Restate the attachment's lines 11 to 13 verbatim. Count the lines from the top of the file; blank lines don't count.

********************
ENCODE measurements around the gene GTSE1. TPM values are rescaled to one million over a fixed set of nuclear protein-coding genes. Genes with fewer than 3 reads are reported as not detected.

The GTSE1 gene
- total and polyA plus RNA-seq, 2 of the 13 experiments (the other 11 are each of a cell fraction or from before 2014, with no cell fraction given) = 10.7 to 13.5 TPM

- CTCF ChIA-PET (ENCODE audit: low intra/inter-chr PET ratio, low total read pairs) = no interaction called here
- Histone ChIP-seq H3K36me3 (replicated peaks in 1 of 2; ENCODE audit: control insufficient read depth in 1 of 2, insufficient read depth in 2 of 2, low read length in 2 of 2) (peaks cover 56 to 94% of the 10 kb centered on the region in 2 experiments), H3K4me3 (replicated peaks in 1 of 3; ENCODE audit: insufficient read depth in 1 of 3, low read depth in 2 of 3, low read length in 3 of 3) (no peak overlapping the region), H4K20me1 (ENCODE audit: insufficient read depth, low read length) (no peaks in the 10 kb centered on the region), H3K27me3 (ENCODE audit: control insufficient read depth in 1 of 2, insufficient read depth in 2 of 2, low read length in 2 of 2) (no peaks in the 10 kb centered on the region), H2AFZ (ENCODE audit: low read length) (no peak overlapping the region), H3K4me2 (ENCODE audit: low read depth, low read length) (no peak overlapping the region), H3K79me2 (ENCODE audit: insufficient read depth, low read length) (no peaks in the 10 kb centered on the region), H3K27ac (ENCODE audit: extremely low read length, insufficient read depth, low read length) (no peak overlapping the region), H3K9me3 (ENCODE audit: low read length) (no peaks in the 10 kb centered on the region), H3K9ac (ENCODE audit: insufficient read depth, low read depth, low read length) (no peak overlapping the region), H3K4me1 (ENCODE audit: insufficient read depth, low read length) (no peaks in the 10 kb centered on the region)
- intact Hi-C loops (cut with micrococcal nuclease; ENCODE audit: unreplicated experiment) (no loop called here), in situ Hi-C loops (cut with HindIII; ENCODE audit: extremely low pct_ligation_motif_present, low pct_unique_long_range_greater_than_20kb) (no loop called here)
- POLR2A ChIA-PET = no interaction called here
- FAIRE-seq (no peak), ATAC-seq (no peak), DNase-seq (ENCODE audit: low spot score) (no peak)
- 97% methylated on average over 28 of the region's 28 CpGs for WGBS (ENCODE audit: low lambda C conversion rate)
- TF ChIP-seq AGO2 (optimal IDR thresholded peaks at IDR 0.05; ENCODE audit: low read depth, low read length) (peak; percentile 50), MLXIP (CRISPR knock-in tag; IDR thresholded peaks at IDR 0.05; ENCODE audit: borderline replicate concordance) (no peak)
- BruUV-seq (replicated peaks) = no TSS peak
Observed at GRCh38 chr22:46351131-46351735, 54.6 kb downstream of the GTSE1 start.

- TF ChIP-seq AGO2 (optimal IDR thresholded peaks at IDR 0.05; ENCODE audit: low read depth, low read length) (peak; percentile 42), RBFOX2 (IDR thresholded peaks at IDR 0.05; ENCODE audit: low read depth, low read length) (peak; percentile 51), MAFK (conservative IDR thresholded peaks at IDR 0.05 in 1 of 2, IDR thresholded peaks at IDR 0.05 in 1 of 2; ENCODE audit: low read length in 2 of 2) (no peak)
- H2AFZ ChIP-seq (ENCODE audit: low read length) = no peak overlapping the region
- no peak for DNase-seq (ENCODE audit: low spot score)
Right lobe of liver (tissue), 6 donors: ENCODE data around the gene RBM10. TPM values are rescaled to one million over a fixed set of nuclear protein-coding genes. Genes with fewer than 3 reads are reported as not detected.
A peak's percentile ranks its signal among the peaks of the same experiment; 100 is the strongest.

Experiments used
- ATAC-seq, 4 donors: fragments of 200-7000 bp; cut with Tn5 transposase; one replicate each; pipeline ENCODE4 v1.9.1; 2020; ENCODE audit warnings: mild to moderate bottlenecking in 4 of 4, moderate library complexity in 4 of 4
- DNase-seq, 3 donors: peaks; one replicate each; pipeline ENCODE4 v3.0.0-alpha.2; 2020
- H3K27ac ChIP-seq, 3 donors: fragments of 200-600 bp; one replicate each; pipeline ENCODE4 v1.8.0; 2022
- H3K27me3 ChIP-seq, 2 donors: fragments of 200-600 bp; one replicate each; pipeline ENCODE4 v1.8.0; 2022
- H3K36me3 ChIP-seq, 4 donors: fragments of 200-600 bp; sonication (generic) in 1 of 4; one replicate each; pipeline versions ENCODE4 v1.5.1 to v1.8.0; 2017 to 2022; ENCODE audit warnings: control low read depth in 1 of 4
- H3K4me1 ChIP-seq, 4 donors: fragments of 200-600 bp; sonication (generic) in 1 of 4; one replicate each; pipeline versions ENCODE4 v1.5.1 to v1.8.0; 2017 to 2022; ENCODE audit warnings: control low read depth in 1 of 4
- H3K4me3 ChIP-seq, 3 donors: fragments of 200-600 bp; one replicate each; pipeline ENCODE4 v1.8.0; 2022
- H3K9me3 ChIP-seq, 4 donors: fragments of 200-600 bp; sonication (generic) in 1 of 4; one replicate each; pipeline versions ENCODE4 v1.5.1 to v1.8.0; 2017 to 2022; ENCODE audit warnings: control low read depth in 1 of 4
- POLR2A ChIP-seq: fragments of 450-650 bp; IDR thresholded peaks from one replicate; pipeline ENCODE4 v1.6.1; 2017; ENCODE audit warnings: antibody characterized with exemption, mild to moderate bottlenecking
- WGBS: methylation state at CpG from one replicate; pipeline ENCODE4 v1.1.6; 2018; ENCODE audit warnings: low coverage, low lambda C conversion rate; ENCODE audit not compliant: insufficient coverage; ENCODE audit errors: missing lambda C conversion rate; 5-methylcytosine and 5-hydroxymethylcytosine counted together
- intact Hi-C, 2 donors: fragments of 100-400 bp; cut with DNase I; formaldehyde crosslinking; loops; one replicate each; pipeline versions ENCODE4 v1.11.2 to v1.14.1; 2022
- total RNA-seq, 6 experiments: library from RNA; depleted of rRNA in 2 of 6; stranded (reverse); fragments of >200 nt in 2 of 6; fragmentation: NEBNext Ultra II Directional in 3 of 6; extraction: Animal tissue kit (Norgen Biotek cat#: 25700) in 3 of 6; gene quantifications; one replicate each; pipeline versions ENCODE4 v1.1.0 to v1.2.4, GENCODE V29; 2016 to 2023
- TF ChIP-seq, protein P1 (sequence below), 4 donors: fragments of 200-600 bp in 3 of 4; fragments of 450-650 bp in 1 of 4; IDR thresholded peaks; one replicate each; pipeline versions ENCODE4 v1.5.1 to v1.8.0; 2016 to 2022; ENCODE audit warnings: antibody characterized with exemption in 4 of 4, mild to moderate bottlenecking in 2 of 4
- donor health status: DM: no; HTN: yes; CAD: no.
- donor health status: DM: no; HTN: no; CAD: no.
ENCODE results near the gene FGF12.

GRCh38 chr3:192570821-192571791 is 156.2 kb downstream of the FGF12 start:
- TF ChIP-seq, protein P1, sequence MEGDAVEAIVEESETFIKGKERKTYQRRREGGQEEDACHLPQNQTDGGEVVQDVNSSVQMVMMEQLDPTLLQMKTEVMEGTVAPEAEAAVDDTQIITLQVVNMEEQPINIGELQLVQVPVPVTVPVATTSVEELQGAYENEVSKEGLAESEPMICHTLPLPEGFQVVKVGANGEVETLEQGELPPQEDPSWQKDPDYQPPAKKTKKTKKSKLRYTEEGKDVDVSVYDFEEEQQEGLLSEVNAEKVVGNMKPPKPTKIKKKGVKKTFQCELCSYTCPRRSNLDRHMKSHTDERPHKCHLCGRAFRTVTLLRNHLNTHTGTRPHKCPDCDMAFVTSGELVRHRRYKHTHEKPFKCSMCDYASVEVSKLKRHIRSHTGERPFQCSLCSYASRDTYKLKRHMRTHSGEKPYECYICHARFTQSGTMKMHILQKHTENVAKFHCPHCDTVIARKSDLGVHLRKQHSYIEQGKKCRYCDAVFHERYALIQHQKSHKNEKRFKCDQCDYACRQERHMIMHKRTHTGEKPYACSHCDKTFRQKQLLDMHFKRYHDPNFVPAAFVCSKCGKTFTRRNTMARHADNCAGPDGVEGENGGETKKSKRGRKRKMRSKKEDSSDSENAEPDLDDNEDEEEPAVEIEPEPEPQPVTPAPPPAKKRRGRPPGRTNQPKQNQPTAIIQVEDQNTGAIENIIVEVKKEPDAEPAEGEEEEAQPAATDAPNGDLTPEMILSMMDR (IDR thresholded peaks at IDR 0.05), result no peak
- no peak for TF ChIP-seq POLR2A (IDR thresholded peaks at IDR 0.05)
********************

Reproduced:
- BruUV-seq (replicated peaks) = no TSS peak
Observed at GRCh38 chr22:46351131-46351735, 54.6 kb downstream of the GTSE1 start.

- TF ChIP-seq AGO2 (optimal IDR thresholded peaks at IDR 0.05; ENCODE audit: low read depth, low read length) (peak; percentile 42), RBFOX2 (IDR thresholded peaks at IDR 0.05; ENCODE audit: low read depth, low read length) (peak; percentile 51), MAFK (conservative IDR thresholded peaks at IDR 0.05 in 1 of 2, IDR thresholded peaks at IDR 0.05 in 1 of 2; ENCODE audit: low read length in 2 of 2) (no peak)